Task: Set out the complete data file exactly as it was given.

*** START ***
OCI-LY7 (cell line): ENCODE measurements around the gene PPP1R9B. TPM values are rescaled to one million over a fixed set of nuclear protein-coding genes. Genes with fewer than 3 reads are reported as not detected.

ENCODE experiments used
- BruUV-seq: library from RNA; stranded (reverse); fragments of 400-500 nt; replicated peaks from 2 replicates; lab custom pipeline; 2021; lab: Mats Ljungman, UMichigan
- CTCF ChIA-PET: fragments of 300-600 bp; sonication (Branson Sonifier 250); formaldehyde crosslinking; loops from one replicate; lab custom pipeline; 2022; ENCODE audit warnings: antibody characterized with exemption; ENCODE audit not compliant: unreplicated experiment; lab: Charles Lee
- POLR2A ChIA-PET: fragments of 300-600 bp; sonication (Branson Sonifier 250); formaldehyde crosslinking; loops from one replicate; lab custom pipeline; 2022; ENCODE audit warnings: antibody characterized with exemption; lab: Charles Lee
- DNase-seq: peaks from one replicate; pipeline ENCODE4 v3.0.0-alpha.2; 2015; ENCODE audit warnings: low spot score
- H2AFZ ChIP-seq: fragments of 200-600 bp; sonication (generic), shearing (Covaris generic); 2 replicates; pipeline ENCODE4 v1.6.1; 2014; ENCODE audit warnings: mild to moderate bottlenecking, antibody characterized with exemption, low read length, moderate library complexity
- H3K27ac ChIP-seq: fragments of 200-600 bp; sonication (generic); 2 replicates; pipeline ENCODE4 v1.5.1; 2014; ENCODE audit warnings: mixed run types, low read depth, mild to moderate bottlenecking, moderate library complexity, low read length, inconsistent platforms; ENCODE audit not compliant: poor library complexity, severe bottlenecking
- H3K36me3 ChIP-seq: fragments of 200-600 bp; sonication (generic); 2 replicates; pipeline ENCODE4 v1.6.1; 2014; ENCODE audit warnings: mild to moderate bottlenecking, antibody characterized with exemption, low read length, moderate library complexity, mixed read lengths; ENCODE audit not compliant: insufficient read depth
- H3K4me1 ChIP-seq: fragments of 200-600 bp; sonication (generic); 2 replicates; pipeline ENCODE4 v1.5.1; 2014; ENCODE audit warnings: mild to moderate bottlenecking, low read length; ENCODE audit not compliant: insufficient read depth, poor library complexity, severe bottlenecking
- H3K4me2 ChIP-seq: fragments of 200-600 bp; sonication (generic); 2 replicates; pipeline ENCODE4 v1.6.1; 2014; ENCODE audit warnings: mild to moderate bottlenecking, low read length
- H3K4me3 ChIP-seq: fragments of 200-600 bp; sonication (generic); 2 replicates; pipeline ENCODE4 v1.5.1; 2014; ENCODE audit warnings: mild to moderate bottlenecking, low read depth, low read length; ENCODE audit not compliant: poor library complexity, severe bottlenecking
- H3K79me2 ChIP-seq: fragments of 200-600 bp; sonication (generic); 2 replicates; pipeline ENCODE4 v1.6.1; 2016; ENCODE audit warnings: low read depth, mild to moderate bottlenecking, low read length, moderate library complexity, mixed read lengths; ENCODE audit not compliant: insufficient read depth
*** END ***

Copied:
OCI-LY7 (cell line): ENCODE measurements around the gene PPP1R9B. TPM values are rescaled to one million over a fixed set of nuclear protein-coding genes. Genes with fewer than 3 reads are reported as not detected.

ENCODE experiments used
- BruUV-seq: library from RNA; stranded (reverse); fragments of 400-500 nt; replicated peaks from 2 replicates; lab custom pipeline; 2021; lab: Mats Ljungman, UMichigan
- CTCF ChIA-PET: fragments of 300-600 bp; sonication (Branson Sonifier 250); formaldehyde crosslinking; loops from one replicate; lab custom pipeline; 2022; ENCODE audit warnings: antibody characterized with exemption; ENCODE audit not compliant: unreplicated experiment; lab: Charles Lee
- POLR2A ChIA-PET: fragments of 300-600 bp; sonication (Branson Sonifier 250); formaldehyde crosslinking; loops from one replicate; lab custom pipeline; 2022; ENCODE audit warnings: antibody characterized with exemption; lab: Charles Lee
- DNase-seq: peaks from one replicate; pipeline ENCODE4 v3.0.0-alpha.2; 2015; ENCODE audit warnings: low spot score
- H2AFZ ChIP-seq: fragments of 200-600 bp; sonication (generic), shearing (Covaris generic); 2 replicates; pipeline ENCODE4 v1.6.1; 2014; ENCODE audit warnings: mild to moderate bottlenecking, antibody characterized with exemption, low read length, moderate library complexity
- H3K27ac ChIP-seq: fragments of 200-600 bp; sonication (generic); 2 replicates; pipeline ENCODE4 v1.5.1; 2014; ENCODE audit warnings: mixed run types, low read depth, mild to moderate bottlenecking, moderate library complexity, low read length, inconsistent platforms; ENCODE audit not compliant: poor library complexity, severe bottlenecking
- H3K36me3 ChIP-seq: fragments of 200-600 bp; sonication (generic); 2 replicates; pipeline ENCODE4 v1.6.1; 2014; ENCODE audit warnings: mild to moderate bottlenecking, antibody characterized with exemption, low read length, moderate library complexity, mixed read lengths; ENCODE audit not compliant: insufficient read depth
- H3K4me1 ChIP-seq: fragments of 200-600 bp; sonication (generic); 2 replicates; pipeline ENCODE4 v1.5.1; 2014; ENCODE audit warnings: mild to moderate bottlenecking, low read length; ENCODE audit not compliant: insufficient read depth, poor library complexity, severe bottlenecking
- H3K4me2 ChIP-seq: fragments of 200-600 bp; sonication (generic); 2 replicates; pipeline ENCODE4 v1.6.1; 2014; ENCODE audit warnings: mild to moderate bottlenecking, low read length
- H3K4me3 ChIP-seq: fragments of 200-600 bp; sonication (generic); 2 replicates; pipeline ENCODE4 v1.5.1; 2014; ENCODE audit warnings: mild to moderate bottlenecking, low read depth, low read length; ENCODE audit not compliant: poor library complexity, severe bottlenecking
- H3K79me2 ChIP-seq: fragments of 200-600 bp; sonication (generic); 2 replicates; pipeline ENCODE4 v1.6.1; 2016; ENCODE audit warnings: low read depth, mild to moderate bottlenecking, low read length, moderate library complexity, mixed read lengths; ENCODE audit not compliant: insufficient read depth